Senate postpones Medicare cut until March 31
The lone holdout in the Senate gave up his filibuster late Tuesday night, allowing the passage of a stopgap emergency spending measure that freezes Medicare payment rates at 2009 levels through March 31. The president signed the bill immediately. After lawmakers were unable to agree on any bills to avert a 21 percent cut in Medicare physician fees during January and February, they included a one-month extension in an emergency spending bill that also extended jobless benefits, highway funding, and more. Sen. Jim Bunning, R-Ky., objected, initiating a filibuster that stalled the bill past the March 1 deadline.
To delay implementing the cut, the Centers for Medicare and Medicaid Services ordered carriers to hold payment for claims for 10 business days in hopes Congress would pass an extension, and late last night Bunning relented.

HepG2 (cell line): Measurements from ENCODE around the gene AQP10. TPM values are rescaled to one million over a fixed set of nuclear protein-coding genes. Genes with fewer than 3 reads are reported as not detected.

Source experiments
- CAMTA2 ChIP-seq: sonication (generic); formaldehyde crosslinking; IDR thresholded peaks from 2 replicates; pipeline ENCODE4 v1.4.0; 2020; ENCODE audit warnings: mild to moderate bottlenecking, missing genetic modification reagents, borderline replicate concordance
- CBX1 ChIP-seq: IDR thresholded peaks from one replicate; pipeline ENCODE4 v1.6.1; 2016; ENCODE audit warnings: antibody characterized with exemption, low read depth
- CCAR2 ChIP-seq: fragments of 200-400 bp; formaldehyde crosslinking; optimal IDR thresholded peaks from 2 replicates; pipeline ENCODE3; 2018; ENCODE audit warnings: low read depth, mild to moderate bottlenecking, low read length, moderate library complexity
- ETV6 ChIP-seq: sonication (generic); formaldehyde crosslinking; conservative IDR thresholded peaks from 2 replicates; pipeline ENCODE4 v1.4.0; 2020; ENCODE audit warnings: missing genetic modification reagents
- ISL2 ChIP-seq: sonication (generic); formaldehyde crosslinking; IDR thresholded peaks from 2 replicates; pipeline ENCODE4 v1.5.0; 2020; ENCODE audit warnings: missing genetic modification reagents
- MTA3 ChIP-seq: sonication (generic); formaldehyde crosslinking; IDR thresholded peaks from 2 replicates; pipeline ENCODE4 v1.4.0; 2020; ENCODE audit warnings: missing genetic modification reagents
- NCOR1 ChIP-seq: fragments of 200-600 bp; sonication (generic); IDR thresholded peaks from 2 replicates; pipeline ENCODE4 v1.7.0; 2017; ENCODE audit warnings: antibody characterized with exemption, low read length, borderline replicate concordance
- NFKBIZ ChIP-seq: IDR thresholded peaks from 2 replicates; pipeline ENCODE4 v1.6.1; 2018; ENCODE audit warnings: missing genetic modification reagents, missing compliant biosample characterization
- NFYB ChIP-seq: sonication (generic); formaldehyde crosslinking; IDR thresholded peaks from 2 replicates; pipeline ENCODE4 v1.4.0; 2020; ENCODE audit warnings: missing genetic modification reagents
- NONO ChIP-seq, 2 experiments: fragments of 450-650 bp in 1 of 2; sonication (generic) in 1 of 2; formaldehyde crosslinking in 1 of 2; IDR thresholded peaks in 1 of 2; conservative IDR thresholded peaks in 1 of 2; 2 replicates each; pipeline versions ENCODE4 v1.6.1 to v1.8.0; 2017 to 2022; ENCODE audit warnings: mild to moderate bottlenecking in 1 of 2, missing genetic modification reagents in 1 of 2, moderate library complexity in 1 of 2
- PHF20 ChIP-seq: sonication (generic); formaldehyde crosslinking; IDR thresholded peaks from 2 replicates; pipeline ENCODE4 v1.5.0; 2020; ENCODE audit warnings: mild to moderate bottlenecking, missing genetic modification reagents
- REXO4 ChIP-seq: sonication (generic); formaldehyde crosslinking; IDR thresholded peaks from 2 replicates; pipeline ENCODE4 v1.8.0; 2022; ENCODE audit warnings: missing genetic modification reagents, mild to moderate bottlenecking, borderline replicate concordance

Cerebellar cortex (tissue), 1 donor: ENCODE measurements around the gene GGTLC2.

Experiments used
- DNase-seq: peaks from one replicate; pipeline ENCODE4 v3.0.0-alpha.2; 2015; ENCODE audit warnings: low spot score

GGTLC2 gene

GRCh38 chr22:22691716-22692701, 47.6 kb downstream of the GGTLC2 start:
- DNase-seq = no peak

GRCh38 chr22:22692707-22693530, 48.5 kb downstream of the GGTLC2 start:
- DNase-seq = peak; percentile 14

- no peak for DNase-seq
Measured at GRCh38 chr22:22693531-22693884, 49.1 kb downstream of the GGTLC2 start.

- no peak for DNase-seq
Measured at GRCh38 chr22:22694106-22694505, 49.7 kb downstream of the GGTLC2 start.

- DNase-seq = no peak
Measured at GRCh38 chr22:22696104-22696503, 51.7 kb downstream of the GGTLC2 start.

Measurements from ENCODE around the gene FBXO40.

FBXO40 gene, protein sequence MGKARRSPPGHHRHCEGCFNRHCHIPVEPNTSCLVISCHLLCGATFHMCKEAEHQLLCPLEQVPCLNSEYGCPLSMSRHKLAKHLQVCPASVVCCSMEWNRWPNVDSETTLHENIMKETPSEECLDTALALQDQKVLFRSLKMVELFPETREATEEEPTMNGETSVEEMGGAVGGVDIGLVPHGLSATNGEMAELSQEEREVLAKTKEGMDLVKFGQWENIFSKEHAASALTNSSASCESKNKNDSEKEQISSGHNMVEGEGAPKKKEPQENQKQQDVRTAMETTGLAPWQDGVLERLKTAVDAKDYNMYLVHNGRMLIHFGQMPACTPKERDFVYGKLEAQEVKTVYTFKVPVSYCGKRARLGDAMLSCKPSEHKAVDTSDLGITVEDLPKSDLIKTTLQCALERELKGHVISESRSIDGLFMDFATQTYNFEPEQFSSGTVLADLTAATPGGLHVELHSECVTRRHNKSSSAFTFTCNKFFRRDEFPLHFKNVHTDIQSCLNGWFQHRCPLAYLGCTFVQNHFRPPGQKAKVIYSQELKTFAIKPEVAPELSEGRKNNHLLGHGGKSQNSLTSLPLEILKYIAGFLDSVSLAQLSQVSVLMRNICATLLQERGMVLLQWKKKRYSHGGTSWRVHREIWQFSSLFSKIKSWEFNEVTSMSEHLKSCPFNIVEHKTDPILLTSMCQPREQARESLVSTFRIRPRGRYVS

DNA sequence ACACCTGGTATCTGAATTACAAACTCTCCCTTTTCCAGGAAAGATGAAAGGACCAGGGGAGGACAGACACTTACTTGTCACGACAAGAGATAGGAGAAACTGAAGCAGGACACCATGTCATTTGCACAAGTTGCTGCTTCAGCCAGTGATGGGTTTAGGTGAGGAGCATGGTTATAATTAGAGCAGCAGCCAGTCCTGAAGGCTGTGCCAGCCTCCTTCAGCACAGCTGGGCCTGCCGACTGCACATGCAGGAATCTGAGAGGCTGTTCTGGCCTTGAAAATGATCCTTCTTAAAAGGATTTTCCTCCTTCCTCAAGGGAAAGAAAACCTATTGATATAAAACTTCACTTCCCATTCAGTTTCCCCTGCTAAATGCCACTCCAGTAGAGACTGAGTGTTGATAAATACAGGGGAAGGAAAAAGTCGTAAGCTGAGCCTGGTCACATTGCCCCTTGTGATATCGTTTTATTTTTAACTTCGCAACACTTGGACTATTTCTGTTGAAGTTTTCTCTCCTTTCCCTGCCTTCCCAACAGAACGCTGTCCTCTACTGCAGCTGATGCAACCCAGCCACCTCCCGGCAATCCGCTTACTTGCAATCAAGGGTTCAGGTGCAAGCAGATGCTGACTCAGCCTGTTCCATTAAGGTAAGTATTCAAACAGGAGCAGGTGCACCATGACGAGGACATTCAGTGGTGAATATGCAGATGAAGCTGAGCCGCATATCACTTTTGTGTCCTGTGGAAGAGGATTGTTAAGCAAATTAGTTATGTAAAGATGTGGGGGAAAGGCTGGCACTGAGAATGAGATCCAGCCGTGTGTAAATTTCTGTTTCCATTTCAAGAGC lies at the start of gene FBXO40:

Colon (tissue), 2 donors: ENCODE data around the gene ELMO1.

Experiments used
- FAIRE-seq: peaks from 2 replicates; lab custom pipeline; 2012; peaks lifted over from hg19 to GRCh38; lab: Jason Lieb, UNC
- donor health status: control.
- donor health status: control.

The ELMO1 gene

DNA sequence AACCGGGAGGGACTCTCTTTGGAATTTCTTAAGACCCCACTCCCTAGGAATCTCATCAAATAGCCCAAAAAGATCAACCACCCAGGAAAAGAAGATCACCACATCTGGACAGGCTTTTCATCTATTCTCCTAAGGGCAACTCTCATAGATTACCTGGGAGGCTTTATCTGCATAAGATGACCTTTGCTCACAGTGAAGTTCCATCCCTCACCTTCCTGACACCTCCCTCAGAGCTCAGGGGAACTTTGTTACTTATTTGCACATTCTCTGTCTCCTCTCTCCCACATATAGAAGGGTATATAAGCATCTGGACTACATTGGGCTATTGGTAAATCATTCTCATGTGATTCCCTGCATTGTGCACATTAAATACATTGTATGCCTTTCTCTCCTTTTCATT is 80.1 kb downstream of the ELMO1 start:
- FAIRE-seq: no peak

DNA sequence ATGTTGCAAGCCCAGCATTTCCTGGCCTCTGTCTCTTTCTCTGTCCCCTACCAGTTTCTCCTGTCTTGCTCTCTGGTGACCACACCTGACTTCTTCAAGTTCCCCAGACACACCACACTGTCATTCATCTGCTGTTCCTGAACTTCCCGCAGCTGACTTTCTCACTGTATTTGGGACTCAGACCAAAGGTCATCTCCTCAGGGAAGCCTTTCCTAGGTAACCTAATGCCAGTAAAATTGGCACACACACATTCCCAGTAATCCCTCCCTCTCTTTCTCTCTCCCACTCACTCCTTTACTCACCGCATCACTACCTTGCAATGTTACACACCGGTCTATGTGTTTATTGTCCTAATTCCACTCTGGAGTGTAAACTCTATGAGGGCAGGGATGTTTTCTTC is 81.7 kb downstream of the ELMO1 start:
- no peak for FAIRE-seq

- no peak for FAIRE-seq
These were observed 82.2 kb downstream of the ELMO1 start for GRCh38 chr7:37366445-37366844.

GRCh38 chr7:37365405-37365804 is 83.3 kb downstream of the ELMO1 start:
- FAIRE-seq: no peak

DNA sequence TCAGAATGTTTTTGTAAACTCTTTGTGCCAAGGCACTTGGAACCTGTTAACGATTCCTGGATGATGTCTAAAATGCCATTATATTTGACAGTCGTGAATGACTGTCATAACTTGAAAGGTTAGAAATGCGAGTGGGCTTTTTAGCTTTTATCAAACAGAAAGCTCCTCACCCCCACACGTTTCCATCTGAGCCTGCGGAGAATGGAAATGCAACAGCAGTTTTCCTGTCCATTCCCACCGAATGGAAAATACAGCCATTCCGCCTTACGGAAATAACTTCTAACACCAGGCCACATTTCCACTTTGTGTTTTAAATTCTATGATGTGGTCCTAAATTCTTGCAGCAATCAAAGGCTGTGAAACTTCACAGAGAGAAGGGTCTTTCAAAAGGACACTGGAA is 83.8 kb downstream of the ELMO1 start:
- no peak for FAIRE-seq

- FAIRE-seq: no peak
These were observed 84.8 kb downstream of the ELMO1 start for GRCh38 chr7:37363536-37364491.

According to AAFP’s director of government relations, Kevin Burke, senators heard from “a large number of physicians, and that made a significant difference in their sense of urgency.” The Senate is working on another bill that would extend current payment rates until Oct. 1, 2010. Burke said it could be voted out of the Senate by early next week, and would likely be approved by the House.
Throughout this process, AAFP, TAFP, and the physicians they represent have stayed engaged, telling their elected officials about the importance of a permanent solution to the flawed Medicare payment formula. You can use AAFP’s Speak Out tool to make your voice heard in Washington, D.C. The message there should be updated soon to reflect recent action.